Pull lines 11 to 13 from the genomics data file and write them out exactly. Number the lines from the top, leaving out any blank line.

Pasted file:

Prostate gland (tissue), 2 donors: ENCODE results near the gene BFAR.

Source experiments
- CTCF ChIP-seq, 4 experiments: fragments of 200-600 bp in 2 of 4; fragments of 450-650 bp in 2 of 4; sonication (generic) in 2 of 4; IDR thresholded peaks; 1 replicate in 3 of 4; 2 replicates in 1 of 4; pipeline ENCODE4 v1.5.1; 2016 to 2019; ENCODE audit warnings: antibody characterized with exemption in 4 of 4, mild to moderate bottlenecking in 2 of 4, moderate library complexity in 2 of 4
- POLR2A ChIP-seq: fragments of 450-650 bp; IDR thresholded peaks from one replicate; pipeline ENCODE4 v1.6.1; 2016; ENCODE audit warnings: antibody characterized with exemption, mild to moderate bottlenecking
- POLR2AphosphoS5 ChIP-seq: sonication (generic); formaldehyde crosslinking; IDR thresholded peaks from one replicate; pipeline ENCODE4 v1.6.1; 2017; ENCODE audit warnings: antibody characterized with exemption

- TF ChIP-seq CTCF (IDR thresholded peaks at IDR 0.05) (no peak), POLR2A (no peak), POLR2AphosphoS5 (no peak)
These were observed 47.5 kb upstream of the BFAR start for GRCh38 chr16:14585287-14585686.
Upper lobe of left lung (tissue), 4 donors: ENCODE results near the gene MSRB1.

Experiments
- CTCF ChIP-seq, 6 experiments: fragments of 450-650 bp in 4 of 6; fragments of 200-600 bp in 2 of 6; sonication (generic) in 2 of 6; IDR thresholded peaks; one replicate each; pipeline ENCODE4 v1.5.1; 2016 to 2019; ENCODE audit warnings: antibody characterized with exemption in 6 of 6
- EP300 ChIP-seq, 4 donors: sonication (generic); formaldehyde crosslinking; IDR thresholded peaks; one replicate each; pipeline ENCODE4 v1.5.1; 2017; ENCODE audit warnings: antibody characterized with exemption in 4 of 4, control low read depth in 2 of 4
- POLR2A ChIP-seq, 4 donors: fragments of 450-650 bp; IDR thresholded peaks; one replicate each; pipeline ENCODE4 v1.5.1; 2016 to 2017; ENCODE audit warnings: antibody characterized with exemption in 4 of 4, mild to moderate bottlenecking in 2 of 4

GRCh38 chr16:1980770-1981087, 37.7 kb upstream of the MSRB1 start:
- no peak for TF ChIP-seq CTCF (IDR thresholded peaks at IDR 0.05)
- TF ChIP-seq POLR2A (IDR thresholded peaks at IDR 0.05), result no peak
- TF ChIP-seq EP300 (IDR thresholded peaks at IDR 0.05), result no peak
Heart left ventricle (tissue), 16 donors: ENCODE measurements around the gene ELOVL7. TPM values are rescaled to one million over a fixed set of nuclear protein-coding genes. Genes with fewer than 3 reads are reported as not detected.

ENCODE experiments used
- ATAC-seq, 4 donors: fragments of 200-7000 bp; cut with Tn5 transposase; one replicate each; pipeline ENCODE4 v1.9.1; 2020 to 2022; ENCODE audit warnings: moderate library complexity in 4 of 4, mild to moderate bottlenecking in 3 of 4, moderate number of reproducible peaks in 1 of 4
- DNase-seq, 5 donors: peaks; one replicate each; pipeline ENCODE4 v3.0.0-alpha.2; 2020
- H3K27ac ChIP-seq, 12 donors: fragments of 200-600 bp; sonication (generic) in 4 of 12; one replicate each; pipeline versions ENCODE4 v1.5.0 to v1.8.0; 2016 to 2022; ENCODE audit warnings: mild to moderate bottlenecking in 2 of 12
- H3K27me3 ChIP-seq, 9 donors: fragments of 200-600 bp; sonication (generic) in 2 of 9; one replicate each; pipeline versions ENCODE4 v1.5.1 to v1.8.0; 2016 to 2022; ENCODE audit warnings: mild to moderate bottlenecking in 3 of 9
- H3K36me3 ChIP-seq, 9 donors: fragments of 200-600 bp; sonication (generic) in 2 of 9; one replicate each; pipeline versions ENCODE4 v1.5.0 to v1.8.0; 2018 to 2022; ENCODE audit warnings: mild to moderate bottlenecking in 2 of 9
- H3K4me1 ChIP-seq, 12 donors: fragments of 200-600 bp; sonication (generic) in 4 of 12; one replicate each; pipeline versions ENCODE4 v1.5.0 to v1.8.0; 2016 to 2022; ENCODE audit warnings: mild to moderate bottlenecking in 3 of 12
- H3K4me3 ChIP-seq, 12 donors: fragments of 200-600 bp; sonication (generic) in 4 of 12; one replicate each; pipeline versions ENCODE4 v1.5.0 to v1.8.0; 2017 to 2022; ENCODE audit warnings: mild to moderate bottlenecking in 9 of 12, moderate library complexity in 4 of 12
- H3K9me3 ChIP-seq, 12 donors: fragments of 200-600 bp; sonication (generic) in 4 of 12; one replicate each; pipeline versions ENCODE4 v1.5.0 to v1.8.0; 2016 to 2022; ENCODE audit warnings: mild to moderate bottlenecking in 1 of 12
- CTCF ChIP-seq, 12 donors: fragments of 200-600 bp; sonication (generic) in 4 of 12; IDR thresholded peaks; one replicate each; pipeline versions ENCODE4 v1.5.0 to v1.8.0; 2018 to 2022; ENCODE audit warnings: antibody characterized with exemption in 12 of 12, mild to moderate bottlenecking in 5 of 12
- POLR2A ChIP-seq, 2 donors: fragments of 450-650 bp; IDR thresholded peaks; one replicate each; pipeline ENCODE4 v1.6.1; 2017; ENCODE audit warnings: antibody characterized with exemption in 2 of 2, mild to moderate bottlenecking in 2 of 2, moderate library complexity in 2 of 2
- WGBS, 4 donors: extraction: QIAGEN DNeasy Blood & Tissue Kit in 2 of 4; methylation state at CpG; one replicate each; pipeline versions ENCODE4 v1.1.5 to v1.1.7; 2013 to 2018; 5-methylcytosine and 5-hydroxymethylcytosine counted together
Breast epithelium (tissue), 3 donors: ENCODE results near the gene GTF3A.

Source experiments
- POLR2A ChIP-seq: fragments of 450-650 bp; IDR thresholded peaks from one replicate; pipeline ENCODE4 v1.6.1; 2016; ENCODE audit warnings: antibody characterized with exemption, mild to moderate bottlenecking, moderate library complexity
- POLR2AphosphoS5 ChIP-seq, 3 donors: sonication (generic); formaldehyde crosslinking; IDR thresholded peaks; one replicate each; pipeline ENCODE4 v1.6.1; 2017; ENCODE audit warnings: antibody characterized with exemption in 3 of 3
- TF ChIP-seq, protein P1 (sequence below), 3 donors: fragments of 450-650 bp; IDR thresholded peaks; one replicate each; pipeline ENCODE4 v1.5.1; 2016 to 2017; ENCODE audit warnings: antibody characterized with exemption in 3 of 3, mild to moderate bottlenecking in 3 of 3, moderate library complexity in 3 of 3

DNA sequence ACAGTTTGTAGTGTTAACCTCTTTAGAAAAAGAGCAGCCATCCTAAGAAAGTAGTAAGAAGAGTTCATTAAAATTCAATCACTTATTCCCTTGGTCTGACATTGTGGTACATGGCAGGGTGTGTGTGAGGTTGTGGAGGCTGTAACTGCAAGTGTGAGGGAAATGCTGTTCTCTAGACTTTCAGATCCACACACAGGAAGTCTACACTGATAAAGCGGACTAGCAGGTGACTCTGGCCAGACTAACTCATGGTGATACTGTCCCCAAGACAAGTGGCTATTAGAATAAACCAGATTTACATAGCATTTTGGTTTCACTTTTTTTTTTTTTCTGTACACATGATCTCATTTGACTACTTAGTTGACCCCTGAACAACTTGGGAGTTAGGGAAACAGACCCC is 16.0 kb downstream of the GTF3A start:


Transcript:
- EP300 ChIP-seq, 4 donors: sonication (generic); formaldehyde crosslinking; IDR thresholded peaks; one replicate each; pipeline ENCODE4 v1.5.1; 2017; ENCODE audit warnings: antibody characterized with exemption in 4 of 4, control low read depth in 2 of 4
- POLR2A ChIP-seq, 4 donors: fragments of 450-650 bp; IDR thresholded peaks; one replicate each; pipeline ENCODE4 v1.5.1; 2016 to 2017; ENCODE audit warnings: antibody characterized with exemption in 4 of 4, mild to moderate bottlenecking in 2 of 4

GRCh38 chr16:1980770-1981087, 37.7 kb upstream of the MSRB1 start: